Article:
Furthermore, FIG. 13 shows only the operations in the first subfield SF1, the subsequent subfield SF2 and the last subfield SF14 among subfields SF1 to SF14 shown in FIG. 12. In addition, in FIG. 13, since each of the operations of first reset step R1, first selective writing address step W1 w and microemission step LL in subfield SF1, and the operation in second reset step R2 in subfield SF2, are the same as those shown in FIG. 8, their explanations have been omitted.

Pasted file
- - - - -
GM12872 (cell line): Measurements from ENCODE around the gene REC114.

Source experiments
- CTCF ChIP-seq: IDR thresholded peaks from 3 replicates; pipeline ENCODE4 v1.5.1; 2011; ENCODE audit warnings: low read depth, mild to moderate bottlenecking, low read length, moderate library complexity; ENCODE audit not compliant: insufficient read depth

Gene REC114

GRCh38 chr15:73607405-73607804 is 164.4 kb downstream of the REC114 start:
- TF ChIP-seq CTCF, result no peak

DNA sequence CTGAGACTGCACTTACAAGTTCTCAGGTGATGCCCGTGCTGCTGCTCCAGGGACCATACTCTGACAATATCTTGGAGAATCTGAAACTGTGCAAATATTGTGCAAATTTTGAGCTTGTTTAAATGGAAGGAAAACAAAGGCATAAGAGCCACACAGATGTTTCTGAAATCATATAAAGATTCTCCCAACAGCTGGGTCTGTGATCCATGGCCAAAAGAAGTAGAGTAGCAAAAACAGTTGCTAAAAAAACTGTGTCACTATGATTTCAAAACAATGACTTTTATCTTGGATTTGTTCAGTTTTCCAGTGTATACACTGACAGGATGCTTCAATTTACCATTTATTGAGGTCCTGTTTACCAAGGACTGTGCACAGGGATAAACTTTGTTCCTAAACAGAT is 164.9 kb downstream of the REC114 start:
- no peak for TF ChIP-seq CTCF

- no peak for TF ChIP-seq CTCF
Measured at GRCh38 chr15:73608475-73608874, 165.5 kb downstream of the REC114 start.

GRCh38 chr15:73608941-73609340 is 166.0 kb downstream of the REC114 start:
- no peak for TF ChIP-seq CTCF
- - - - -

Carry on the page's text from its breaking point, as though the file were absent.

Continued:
First, in second selective writing address step W2 w of each subfield SF2 to SF14, the Y electrode driver 53 sequentially and alternatively applies a writing scanning pulse SPw having a peak potential of negative polarity to each row electrode Y1 to Yn while simultaneously applying a base pulse BP− having a predetermined base potential of negative polarity to the row electrodes Y1 to Yn. During this time, the X electrode driver 51 respectively applies a base pulse BP+ having a predetermined base potential of positive polarity to the row electrodes X1 to Xn. Furthermore, each potential of the base pulse BP− and the base pulse BP+ is set so that the voltage between row electrodes X and Y during the time writing scanning pulse SPw is not applied is lower than the discharge starting voltage of discharge cell PC. Moreover, in second selective writing address step W2 w, the address driver 55 first converts the pixel driving data bit corresponding to each subfield (SF2 to SF14) to a pixel data pulse DP having a pulse voltage corresponding to the logic level thereof. For example, in the case a pixel driving data bit is supplied having a logic level of 1 for setting a discharge cell PC to the on mode, the address driver 55 converts this to a pixel data pulse DP having a peak potential of positive polarity. On the other hand, in the case of a pixel driving data bit having a logic level of 0 for setting a discharge cell PC to the off mode, the address driver 55 converts this to a pixel data pulse DP having a low voltage (0 volts). The address driver 55 then applies this pixel data pulse DP to the column electrodes D1 to Dm in synchronization with the timing at which each writing scanning pulse SPw is applied one display line (m pulses) at a time. At this time, simultaneous to the writing scanning pulse SPw, a selective writing address discharge is generated between the column electrodes D and the row electrodes Y in discharge cell PC to which pixel data pulse DP has been applied at a high voltage to set to the on mode. Moreover, immediately after this selective writing address discharge, a weak discharge is also generated between the row electrodes X and Y within this discharge cell PC. In other words, after the writing scanning pulse SPw has been applied, although a voltage corresponding to base pulse BP− and base pulse BP+ is applied between row electrodes X and Y, since this voltage is set to a voltage lower than the discharge starting voltage of each discharge cell PC, discharge does not occur within discharge cell PC as a result of applying this voltage alone. However, when the selective writing address discharge is generated, a discharge is generated between the row electrodes X and Y only by the application of the voltage based on the base pulse BP− and the base pulse BP+ as a result of being induced by this selective writing address discharge. Such discharge is not generated in the first selective writing address step W1 w in which the base pulse BP+ is not applied to the row electrodes X. As a result of this discharge and the selective writing address discharge previously described, this discharge cell PC is set to a state in which a positive polarity wall charge in the vicinity of row electrodes Y thereof, a negative polarity wall charge in the vicinity of row electrodes X, and a negative polarity wall charge in the vicinity of the column electrodes D are respectively formed, namely to the on mode. On the other hand, a selective writing address discharge as described above is not generated between the column electrodes D and the row electrodes Y in discharge cell PC to which a pixel data pulse DP having a low voltage (0 volts) has been applied to set to the off mode simultaneous to the above-mentioned writing scanning pulse SPw, and for this reason, a discharge does not occur between the row electrodes X and Y either. Accordingly, this discharge cell PC is maintained in the immediately previous state (off mode or on mode).